Results and discussion

Reactive and total iron sources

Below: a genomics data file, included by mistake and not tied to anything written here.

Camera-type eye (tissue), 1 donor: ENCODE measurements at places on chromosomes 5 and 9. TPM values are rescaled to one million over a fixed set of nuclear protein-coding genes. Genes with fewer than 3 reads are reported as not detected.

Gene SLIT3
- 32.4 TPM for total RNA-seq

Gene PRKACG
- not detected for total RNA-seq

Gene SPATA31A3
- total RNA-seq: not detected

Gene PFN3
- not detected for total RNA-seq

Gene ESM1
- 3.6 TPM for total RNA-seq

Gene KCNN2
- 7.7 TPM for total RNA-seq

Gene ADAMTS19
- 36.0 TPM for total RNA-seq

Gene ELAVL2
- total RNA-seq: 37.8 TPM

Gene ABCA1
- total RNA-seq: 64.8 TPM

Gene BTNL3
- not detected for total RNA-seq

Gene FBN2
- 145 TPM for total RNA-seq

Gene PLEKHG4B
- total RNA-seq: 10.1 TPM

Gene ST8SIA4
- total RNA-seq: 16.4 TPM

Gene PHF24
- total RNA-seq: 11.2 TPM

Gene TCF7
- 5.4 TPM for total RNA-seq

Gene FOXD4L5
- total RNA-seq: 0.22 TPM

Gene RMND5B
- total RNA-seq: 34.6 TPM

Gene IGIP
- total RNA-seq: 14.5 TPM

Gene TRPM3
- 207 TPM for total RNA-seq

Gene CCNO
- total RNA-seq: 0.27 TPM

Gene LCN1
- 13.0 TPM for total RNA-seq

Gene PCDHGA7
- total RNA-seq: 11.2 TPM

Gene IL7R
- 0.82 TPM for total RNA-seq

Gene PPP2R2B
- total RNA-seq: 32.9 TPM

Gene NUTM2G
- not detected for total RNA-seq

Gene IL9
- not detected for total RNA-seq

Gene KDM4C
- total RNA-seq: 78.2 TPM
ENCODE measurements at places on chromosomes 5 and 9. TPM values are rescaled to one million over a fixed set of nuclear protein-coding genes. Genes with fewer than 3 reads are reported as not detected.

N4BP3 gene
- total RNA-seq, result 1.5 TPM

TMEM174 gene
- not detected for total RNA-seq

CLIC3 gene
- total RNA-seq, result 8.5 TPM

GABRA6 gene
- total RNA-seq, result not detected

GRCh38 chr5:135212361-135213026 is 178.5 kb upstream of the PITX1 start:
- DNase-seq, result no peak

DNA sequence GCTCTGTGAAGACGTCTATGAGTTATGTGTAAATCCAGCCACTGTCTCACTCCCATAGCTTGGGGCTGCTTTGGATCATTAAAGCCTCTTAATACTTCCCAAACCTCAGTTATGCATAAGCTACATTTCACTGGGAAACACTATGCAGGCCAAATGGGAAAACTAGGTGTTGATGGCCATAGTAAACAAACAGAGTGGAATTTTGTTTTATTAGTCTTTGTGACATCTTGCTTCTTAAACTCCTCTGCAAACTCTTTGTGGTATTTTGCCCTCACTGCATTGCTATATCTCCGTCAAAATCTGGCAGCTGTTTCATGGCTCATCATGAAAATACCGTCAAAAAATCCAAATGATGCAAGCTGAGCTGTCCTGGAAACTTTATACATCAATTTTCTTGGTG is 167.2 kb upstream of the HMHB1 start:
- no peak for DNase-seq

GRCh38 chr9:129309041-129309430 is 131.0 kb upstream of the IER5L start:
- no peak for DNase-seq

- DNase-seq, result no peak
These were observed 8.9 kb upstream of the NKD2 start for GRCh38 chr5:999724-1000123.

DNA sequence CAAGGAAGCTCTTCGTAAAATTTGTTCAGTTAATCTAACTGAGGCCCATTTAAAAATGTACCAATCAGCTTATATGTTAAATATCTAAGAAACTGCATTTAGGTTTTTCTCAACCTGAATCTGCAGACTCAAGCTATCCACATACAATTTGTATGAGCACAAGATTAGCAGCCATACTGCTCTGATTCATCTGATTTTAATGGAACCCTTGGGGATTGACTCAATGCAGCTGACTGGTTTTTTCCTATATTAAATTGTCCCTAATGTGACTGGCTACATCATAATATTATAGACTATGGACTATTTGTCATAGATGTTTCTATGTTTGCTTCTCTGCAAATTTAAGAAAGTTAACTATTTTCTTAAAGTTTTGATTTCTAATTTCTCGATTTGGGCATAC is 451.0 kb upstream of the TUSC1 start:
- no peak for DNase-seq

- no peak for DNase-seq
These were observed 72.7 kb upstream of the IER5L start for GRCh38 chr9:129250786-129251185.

Our results show that at all four study sites (B13–B16), the Fe/Al is highly correlated to the sedimentary FeR contents (r ≥ 0.95; Supplementary Fig. S1), the reactive iron fraction of total iron (fFeR) shows the same downcore pattern as FeR and both parameters are closely related to the total sedimentary iron contents (Figs. 2, 3 and Supplementary Fig. S2). The close relationship between Fe/Al, total iron, and FeR could lead to the conclusion of a common source, e.g. ref. 38, i.e., terrigenous influx from Svalbard (Fig. 1). However, as expected and revealed by the comparison of our Fe2+ pore water and fFeR profiles, early diagenesis plays an important role in the generation of the observed fFeR patterns over depth (Fig. 2). At the Fe2+/Fe3+ redox boundary, oxidation and precipitation of upward diffusing Fe2+ leads to an enrichment of Fe/Al and reactive Fe(III) phases, which results in an accompanying increase of fFeR at all four sites. At stations B13, B14, and B16, the iron redox interface occurs in the top 5 cm at each site. At station B15, oxygen penetrates deeper into the sediment39 and the iron redox interface is located between ~5 and 12 cm. Therefore, diagenetic processes have a strong impact on fFeR patterns at the study location. Seasonal and annual primary productivity changes, for example, through the differences in sea ice cover during the three consecutive sampling years possibly caused variations in the depth of the redox boundary. However, early diagenesis variability had probably only a minor effect on our fFeR results as the iron redox interface was remarkably stable in all investigated cores during our sampling campaigns in summer 2017, 2018, and 2019 (Supplementary Fig. S4). Moreover, the stable redox interface also indicates only minor disturbance of the sediment column through bioturbation, which is in accordance with a recently reported very shallow mean bioturbation depth (<1 cm) at all investigated stations40.